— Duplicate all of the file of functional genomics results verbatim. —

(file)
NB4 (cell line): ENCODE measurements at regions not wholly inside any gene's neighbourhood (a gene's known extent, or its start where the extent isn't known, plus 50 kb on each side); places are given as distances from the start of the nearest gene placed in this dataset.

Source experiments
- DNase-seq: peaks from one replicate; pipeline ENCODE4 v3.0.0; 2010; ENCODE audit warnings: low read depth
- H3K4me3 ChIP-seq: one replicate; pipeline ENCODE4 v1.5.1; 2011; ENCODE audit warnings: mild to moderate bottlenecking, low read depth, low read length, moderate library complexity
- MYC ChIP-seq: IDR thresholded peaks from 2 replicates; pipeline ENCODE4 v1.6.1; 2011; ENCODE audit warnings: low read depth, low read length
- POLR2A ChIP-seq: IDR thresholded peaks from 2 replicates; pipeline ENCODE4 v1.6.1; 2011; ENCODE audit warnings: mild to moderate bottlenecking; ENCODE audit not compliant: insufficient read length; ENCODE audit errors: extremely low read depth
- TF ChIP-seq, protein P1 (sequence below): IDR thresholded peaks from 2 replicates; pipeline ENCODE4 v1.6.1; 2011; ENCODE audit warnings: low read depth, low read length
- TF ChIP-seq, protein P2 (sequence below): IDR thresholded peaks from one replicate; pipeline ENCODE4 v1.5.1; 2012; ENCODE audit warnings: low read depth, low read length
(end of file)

NB4 (cell line): ENCODE measurements at regions not wholly inside any gene's neighbourhood (a gene's known extent, or its start where the extent isn't known, plus 50 kb on each side); places are given as distances from the start of the nearest gene placed in this dataset.

Source experiments
- DNase-seq: peaks from one replicate; pipeline ENCODE4 v3.0.0; 2010; ENCODE audit warnings: low read depth
- H3K4me3 ChIP-seq: one replicate; pipeline ENCODE4 v1.5.1; 2011; ENCODE audit warnings: mild to moderate bottlenecking, low read depth, low read length, moderate library complexity
- MYC ChIP-seq: IDR thresholded peaks from 2 replicates; pipeline ENCODE4 v1.6.1; 2011; ENCODE audit warnings: low read depth, low read length
- POLR2A ChIP-seq: IDR thresholded peaks from 2 replicates; pipeline ENCODE4 v1.6.1; 2011; ENCODE audit warnings: mild to moderate bottlenecking; ENCODE audit not compliant: insufficient read length; ENCODE audit errors: extremely low read depth
- TF ChIP-seq, protein P1 (sequence below): IDR thresholded peaks from 2 replicates; pipeline ENCODE4 v1.6.1; 2011; ENCODE audit warnings: low read depth, low read length
- TF ChIP-seq, protein P2 (sequence below): IDR thresholded peaks from one replicate; pipeline ENCODE4 v1.5.1; 2012; ENCODE audit warnings: low read depth, low read length